Story at a glance
- A school district in Missouri on Monday said it would reshelve two LGBTQ+ titles after removing them from their libraries following a board meeting last month.
- The ACLU on Monday issued a warning to the school district, claiming the removal of the books violated students’ First Amendment rights. Students had also petitioned to have the books returned.
- George M. Johnson’s “All Boys Aren’t Blue” has been banned by school districts in at least eight states.
A Missouri school district on Monday said it would return two books exploring LGBTQ+ themes to its high school libraries following public outcry.
The North Kansas City School district announced its plans to reshelve “All Boys Aren’t Blue” and “Fun Home” in a letter to students’ families on Friday, according to The Associated Press, which obtained a copy of the letter on Monday through a district spokeswoman.
Both books were pulled from library shelves following a school board meeting in October, when parents complained they were inappropriate and sexually explicit.
“I am shocked and absolutely aggravated at what is in our school systems,” James Richmond, the president of one of the district’s parent associations, told the local news station KCTV at the time.
The American Civil Liberties Union (ACLU) of Missouri on Monday issued a warning to the school district for removing the books, claiming the decision violated students’ First Amendment rights and demanded they be returned to libraries no later than 10 p.m. on Monday.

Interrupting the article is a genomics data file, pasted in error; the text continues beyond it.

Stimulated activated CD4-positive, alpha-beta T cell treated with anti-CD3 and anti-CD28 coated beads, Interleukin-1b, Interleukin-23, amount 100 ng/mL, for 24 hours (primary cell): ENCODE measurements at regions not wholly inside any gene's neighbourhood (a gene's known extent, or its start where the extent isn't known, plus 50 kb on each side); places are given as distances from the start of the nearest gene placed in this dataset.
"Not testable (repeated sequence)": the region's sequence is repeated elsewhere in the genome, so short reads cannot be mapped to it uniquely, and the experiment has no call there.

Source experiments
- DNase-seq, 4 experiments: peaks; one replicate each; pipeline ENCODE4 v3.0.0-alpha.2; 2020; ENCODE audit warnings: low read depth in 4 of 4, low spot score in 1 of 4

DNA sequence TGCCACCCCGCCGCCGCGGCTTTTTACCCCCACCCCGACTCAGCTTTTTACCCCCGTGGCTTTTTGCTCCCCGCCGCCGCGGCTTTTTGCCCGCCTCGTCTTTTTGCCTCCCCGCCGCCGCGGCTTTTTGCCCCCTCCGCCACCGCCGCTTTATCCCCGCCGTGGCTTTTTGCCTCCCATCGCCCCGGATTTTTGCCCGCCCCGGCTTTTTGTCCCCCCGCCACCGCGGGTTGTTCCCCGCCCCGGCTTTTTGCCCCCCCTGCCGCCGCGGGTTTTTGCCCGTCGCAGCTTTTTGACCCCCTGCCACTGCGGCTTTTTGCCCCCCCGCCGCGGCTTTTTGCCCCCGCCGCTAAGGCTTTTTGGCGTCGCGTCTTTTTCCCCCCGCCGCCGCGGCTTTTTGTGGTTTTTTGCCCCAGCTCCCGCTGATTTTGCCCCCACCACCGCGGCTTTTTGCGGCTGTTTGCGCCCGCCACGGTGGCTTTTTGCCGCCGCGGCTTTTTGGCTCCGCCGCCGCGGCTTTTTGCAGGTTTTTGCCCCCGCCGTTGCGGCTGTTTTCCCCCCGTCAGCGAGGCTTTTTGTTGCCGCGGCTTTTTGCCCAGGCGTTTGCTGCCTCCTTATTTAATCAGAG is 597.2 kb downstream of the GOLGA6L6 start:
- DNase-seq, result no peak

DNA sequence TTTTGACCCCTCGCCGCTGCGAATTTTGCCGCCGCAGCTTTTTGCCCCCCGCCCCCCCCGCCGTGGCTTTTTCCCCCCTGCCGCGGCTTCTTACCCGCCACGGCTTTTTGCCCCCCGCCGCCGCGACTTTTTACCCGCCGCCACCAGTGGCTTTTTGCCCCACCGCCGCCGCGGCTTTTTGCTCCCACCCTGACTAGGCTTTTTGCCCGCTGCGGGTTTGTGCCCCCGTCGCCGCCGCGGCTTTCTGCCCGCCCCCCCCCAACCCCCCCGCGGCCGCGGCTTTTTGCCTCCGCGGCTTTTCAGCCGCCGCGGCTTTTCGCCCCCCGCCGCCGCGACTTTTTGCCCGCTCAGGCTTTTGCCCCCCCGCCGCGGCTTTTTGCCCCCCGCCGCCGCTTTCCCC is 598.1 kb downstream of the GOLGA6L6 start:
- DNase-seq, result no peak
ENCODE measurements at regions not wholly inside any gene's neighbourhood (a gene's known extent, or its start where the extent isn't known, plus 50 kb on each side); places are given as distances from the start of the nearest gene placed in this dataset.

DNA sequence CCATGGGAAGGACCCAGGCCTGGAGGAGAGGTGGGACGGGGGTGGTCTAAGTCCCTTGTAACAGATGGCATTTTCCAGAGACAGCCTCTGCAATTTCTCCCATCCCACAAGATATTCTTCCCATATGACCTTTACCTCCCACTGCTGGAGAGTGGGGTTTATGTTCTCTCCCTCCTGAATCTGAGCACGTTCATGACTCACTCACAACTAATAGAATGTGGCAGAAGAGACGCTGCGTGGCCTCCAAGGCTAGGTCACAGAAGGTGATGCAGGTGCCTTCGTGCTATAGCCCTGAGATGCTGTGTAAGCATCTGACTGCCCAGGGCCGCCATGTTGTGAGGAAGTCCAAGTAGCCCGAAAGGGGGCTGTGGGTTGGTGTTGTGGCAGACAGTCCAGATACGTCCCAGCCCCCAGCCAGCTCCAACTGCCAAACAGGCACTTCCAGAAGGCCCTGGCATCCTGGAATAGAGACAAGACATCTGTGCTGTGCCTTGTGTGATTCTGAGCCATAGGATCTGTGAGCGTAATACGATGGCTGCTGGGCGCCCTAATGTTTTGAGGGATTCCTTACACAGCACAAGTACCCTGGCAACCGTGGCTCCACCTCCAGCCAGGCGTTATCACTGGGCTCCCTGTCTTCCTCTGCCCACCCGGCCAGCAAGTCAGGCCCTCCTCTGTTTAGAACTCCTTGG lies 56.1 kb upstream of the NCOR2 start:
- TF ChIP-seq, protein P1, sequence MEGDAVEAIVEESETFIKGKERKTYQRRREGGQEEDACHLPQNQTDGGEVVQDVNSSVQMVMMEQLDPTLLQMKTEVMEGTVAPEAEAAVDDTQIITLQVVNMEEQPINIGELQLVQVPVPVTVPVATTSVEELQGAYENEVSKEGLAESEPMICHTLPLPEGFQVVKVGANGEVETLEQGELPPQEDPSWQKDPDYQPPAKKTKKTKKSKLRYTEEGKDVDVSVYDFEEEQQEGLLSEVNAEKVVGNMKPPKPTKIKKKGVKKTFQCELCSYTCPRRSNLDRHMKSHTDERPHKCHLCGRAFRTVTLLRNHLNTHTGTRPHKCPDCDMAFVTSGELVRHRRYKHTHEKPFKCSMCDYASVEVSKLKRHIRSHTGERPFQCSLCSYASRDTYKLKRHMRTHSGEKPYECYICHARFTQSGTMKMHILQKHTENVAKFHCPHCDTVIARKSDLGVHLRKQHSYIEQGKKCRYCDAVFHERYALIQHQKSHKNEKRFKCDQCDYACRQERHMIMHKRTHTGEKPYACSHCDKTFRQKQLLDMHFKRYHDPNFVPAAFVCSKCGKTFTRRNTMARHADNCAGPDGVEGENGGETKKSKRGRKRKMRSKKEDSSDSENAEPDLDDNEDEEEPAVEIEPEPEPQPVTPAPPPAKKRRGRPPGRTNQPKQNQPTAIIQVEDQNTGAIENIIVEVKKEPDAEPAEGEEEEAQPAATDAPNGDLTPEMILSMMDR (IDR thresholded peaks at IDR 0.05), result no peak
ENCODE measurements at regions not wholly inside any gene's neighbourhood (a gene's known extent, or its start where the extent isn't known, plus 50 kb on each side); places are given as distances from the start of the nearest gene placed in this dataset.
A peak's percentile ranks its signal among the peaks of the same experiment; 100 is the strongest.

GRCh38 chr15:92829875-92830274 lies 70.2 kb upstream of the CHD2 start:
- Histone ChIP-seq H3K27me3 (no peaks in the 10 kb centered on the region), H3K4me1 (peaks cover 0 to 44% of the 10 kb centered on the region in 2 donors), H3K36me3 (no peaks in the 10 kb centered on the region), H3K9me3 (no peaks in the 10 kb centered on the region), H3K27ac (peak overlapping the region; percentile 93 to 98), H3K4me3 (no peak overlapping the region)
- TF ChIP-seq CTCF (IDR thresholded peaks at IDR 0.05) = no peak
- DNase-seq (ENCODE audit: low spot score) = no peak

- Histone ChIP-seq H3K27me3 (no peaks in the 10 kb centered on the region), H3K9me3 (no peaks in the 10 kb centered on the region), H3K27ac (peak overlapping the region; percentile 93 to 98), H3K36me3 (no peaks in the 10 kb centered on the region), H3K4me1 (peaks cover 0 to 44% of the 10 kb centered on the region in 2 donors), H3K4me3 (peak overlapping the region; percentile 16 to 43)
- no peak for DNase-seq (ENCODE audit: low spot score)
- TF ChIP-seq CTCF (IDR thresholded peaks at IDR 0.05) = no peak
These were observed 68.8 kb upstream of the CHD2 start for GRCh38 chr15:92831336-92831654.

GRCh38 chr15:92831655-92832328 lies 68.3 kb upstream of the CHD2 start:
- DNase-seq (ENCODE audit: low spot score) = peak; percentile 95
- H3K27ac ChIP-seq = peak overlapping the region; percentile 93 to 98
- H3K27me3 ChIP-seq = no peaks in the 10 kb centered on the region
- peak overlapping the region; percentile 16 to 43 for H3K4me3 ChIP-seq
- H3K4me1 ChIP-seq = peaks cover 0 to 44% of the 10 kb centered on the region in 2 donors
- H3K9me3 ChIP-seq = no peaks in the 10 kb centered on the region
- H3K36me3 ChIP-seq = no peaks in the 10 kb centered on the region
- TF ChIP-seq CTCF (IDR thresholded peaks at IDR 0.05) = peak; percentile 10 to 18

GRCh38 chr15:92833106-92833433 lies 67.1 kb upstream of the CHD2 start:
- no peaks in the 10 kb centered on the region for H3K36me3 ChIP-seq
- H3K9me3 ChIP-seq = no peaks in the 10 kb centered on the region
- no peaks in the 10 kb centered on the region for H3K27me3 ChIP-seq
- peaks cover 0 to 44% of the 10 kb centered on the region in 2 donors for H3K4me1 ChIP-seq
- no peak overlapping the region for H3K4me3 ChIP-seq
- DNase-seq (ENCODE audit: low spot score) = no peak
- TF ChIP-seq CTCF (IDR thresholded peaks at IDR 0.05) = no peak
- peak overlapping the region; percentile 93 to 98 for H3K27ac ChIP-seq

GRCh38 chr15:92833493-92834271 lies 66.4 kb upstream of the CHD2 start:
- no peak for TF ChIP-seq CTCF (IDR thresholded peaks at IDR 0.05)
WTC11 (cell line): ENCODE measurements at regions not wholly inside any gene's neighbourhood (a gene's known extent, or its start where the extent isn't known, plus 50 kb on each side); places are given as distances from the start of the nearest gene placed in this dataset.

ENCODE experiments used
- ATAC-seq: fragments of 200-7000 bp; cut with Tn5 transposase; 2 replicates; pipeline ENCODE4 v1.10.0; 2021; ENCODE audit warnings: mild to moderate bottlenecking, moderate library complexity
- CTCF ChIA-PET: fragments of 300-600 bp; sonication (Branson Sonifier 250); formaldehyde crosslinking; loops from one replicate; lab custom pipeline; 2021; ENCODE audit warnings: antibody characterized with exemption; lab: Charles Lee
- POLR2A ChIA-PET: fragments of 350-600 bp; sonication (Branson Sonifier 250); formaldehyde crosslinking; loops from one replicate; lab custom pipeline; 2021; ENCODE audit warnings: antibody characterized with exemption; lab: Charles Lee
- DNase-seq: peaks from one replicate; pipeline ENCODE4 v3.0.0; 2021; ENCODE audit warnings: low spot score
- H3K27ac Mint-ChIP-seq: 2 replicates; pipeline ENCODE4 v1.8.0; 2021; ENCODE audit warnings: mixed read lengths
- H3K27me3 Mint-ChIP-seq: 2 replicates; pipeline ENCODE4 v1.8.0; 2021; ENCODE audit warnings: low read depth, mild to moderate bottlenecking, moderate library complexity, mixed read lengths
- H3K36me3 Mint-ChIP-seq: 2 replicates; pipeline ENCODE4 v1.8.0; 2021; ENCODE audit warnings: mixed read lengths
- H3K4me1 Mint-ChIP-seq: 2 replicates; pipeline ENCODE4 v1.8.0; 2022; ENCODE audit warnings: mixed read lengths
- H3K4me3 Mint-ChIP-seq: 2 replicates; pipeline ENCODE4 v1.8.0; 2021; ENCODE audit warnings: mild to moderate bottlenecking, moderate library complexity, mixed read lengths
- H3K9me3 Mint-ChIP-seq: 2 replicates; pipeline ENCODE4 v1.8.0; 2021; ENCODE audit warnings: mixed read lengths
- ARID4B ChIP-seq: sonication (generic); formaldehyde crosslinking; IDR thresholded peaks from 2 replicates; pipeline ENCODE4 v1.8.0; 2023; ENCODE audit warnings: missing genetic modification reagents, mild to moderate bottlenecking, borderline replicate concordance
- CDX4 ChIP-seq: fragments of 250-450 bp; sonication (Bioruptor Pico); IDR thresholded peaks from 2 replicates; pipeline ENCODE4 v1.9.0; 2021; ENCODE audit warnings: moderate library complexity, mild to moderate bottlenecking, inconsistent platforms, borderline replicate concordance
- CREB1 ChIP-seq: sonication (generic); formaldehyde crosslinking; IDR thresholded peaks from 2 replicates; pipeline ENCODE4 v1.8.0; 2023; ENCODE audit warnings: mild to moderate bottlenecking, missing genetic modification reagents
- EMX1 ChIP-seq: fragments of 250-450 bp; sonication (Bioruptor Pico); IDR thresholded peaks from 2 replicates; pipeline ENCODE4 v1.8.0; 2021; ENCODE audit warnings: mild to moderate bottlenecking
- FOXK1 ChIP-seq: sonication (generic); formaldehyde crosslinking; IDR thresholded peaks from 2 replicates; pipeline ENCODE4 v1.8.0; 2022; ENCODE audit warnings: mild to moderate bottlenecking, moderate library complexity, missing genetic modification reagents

“Students must be free to access library books—without discrimination or censorship—that are LGBTQ+ affirming as well as books that provide an inclusive and accurate history of racism,” ACLU of Missouri Executive Director Luz María Henríquez said in a statement.
George M. Johnson’s “All Boys Aren’t Blue,” which has been banned by school districts in at least eight states, details the author’s experience navigating adolescence as a young, queer Black person.
Content deemed “sexually explicit” appears briefly in two chapters in a book of more than 300 pages. Johnson’s telling of their first consensual sexual experience, when they were 20 years old, is often cited by critics as a reason to ban their memoir.
“My one book is not what is going to harm your child. It is the fact that you are not allowing them to understand the world that they live in that is ultimately going to harm your child,” they said in a recent interview with the Advocate.
The graphic novel “Fun Home” by cartoonist Alison Bechdel, developer of the “Bechdel Test,” chronicles Bechdel’s dysfunctional childhood in rural Pennsylvania, exploring, among other things, gender and sexual orientation.
The North Kansas City School district’s reversal on its ban is a huge win for opponents of censorship in public schools, but book bans are becoming more common as a coordinated campaign against titles dealing with race, gender, and sexuality picks up speed.
Outside of school districts, political leaders like Texas Gov. Greg Abbott (R) and South Carolina Gov. Henry McMaster (R), have called for education officials in their states to remove “inappropriate” and “obscene” content from school libraries.
“What has taken us aback this year is the intensity with which school libraries are under attack,” Nora Pelizzari, a spokeswoman at the National Coalition Against Censorship, told The Washington Post earlier this month.
“Particularly when taken in concert with the legislative attempts to control school curricula, this feels like a more overarching attempt to purge schools of materials that people disagree with,” she added. “It feels different than what we’ve seen in recent years.”
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